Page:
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Advocate and Donor Story: Angus Mitchell
I lost my dad, Paul Mitchell, to pancreatic cancer in 1989 when he was only 53 years old and I was just 18. Although the world knew him as a legendary hair care industry entrepreneur, to me he was a very humorous, lighthearted and devoted father.
An only child, I moved from New York City to Hawaii to live with him when I was 11, so we only had a few short years together. However, it was a wonderful time of my life. He had a loving energy and I always enjoyed being with him. I felt very comfortable and safe in his presence.
Although he was very busy at that time managing a growing business, he gave 100 percent of his attention to me when we were together. I remember us doing really fun things like building sand castles, playing tennis and ocean kayaking, He was also the man who taught me how to throw a football and a baseball.
In addition to being a successful businessman, my dad was an ardent philanthropist and a pioneering environmentalist. In fact, he created a self-sufficient solar farm in 1983 and built a solar-powered car in 1987. He was determined to leave the world a better place, and this is one of the many reasons I will always admire him.
He was also a vegetarian and meditated regularly. He once told me something that I will never forget: “You know, son, I am going to live to be 150. At that age, I am going to be the one sitting on your lap and pulling on your ears.” You can imagine why his pancreatic cancer diagnosis was such a complete shock to all of us.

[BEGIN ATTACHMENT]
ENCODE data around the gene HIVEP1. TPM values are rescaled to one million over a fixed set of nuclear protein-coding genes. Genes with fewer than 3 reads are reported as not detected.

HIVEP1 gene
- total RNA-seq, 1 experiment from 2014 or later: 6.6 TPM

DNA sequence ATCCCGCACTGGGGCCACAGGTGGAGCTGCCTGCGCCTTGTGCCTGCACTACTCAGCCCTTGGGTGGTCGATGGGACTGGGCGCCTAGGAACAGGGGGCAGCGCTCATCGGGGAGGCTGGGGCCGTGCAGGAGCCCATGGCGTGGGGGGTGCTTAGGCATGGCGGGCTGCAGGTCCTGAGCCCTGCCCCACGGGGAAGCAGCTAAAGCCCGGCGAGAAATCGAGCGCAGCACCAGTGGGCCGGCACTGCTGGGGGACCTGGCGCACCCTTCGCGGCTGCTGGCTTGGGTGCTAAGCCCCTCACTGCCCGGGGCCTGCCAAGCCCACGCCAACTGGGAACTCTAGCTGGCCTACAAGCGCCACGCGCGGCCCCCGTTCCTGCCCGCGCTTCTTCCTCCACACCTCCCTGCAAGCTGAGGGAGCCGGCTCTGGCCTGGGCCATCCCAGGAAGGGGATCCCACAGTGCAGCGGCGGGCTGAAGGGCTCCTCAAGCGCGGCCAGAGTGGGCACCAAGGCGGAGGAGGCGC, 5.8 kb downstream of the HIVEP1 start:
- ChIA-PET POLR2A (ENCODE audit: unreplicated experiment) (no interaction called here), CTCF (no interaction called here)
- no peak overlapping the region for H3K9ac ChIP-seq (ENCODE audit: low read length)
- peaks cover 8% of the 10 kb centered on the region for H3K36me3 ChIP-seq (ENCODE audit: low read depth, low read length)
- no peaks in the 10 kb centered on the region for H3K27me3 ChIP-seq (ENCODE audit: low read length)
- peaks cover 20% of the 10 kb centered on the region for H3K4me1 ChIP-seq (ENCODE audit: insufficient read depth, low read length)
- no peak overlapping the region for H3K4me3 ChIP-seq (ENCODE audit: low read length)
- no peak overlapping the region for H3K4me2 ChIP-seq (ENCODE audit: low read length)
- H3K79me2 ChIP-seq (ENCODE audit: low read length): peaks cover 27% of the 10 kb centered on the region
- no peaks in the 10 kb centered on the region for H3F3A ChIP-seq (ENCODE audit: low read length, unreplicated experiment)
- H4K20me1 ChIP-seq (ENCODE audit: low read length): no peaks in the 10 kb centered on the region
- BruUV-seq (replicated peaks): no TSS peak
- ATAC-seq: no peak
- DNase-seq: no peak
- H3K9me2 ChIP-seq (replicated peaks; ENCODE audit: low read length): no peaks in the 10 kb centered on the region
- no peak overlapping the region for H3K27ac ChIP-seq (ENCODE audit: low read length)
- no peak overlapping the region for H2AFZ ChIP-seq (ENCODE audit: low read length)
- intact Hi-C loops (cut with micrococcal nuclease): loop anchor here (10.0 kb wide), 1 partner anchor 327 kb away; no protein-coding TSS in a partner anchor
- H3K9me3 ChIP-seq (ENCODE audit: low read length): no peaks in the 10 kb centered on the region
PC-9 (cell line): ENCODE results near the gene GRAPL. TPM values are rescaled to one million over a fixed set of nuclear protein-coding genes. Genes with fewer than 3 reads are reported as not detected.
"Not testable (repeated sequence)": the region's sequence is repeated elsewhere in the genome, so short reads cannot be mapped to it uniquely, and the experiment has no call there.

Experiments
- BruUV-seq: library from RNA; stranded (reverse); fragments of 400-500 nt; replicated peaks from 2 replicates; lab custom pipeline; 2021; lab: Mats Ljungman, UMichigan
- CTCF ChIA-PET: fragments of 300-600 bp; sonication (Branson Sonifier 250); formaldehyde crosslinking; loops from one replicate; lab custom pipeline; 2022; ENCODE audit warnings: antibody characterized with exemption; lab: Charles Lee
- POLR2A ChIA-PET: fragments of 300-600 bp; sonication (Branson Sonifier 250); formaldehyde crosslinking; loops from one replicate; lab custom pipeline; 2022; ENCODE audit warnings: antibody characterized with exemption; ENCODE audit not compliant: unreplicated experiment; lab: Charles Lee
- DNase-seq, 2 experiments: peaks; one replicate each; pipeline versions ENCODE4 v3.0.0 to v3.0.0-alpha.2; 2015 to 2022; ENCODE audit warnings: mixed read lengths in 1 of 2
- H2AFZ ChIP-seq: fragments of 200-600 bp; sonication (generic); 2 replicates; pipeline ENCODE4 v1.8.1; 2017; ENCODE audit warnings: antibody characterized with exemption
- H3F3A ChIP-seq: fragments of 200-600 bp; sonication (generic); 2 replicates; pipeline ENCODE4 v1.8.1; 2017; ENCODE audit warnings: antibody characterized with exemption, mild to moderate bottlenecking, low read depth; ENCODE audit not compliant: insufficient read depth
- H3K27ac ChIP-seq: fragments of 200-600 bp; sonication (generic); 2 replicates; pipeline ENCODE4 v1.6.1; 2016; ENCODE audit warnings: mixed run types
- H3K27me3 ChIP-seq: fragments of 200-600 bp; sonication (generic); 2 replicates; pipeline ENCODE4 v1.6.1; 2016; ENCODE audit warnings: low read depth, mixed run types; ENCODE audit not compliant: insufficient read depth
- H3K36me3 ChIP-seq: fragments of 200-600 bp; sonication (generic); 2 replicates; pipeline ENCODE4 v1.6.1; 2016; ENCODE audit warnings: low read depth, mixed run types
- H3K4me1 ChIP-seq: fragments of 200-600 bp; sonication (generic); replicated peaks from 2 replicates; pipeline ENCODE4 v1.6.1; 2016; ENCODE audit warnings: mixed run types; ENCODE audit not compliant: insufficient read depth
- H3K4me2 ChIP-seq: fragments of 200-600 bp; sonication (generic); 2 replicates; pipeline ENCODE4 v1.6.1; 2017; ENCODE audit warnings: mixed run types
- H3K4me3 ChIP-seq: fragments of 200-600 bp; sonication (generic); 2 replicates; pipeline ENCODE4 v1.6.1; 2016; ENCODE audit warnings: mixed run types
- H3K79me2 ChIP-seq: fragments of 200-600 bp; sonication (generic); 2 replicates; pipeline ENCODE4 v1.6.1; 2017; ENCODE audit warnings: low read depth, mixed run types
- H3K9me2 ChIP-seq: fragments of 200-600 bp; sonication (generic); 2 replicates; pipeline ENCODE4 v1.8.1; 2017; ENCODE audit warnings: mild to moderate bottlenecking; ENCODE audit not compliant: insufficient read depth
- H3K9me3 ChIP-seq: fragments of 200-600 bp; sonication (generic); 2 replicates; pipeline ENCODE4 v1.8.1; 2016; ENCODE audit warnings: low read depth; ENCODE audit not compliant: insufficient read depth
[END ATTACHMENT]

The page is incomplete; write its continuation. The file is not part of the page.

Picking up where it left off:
Today, I am involved in many aspects of the company that he helped to create. In addition to my role as a shareholder, I work as a hairdresser and art director in the organization. I also travel around the world, teaching and promoting the company in many different countries. Previously, I was attending 32 to 38 hair shows each year, but I have now cut back considerably on my travel. Recently, I opened a new salon called Angus M and Angus Mitchell in Beverly Hills, Calif., so my schedule is rather tight.
However, I still make time to support the Pancreatic Cancer Action Network. In addition to contributing personal donations, I have worked with Paul Mitchell The Schools so that the charity receives proceeds from the schools' annual “Magic of Memories” campaign. Many of those who are close to me participate in activities to raise money for the organization, too. In fact, my girlfriend, Michelle Raab, ran in the Pancreatic Cancer Action Network’s Kona Half Marathon in Hawaii on her 40th birthday, which shows her own strong commitment to the cause.
My own commitment reach a new plateau in March of 2009, when I met with California U.S. Representative Henry Waxman at the third annual Pancreatic Cancer Advocacy Day in Washington, D.C., to tell him about my dad and ask for increased federal funding for pancreatic cancer research.
My father was a guy that took care of himself, yet the disease still struck him down in the prime of his life. I want to give other people the opportunity to complete their lives and not have them shortened by this terrible disease.
I believe the gift in life is how much time we have and the value is what we do with it. I want to make sure everyone facing this disease has the time they need to fulfill their own dreams.
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